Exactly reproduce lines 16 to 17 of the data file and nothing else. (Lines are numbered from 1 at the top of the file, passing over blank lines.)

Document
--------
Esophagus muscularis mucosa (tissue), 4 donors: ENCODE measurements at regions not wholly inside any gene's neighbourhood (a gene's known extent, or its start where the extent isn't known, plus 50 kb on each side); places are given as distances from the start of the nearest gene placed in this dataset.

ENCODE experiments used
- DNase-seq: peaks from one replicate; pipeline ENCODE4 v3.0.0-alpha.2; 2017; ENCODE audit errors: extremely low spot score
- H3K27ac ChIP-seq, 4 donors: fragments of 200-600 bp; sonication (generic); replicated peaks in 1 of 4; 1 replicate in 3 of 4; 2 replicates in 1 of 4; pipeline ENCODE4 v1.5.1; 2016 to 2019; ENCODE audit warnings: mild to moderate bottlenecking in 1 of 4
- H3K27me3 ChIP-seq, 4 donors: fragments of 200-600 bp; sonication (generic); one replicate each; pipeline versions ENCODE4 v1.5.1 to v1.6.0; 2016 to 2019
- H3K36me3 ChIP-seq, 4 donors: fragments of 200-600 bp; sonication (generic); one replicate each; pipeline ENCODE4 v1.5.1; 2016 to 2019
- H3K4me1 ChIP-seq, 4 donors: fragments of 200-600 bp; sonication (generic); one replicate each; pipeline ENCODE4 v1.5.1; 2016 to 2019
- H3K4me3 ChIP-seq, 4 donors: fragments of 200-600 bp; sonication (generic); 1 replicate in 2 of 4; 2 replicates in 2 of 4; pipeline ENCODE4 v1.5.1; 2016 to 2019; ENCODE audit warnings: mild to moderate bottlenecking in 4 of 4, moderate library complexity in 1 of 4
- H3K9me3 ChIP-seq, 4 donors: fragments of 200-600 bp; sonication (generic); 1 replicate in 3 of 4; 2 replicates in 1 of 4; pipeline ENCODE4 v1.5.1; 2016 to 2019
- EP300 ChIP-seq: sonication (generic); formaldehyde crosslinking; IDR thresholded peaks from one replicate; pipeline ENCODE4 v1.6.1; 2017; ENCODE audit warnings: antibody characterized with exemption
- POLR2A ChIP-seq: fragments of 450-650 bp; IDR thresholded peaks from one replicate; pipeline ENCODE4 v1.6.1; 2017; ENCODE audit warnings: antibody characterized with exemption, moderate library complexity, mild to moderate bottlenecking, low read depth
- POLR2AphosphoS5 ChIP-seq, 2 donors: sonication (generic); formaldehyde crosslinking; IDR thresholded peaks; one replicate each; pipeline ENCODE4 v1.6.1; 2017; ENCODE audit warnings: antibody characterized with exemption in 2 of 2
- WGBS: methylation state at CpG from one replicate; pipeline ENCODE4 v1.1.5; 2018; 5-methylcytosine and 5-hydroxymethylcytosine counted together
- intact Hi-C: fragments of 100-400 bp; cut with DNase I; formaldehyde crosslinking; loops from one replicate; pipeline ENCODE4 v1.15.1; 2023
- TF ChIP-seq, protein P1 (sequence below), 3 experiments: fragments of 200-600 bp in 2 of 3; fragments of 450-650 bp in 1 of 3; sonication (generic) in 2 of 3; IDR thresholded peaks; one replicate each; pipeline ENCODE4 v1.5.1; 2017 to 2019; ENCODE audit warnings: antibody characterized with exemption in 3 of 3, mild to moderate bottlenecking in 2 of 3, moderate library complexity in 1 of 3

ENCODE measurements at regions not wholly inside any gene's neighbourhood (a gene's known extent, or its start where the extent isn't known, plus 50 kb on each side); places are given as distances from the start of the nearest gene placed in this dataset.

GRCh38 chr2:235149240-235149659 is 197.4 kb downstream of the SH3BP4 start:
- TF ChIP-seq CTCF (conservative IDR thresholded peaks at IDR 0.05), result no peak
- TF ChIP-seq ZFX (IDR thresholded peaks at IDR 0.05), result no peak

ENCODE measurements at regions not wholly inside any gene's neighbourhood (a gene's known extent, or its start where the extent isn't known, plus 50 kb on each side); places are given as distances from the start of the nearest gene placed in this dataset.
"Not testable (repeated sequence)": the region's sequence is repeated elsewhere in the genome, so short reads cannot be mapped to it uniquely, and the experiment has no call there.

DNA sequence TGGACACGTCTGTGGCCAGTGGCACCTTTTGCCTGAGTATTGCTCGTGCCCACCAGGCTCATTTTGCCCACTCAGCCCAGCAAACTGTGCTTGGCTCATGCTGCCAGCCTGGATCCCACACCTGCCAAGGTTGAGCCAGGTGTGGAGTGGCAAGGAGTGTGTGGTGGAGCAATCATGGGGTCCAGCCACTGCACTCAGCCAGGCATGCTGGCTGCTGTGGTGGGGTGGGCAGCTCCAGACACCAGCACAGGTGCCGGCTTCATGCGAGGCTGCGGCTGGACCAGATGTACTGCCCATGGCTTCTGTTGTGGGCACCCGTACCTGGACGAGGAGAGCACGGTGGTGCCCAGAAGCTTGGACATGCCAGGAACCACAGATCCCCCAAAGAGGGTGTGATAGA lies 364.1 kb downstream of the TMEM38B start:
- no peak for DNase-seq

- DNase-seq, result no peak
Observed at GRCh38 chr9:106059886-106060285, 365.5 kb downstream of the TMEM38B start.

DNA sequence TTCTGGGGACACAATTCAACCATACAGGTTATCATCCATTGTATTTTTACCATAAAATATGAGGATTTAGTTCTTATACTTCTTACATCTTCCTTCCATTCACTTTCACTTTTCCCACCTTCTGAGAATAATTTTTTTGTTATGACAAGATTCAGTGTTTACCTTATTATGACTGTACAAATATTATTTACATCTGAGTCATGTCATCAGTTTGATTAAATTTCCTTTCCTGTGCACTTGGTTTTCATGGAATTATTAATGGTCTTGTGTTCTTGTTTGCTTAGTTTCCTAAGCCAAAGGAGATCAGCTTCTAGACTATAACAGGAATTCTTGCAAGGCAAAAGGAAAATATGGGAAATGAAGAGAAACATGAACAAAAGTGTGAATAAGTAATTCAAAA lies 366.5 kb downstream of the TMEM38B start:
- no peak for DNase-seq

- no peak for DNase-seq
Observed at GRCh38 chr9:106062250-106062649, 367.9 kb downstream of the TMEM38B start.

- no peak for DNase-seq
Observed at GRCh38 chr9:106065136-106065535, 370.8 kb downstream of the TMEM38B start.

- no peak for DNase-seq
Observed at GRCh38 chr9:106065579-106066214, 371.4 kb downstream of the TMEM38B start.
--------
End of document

ENCODE measurements at regions not wholly inside any gene's neighbourhood (a gene's known extent, or its start where the extent isn't known, plus 50 kb on each side); places are given as distances from the start of the nearest gene placed in this dataset.

GRCh38 chr2:235149240-235149659 is 197.4 kb downstream of the SH3BP4 start: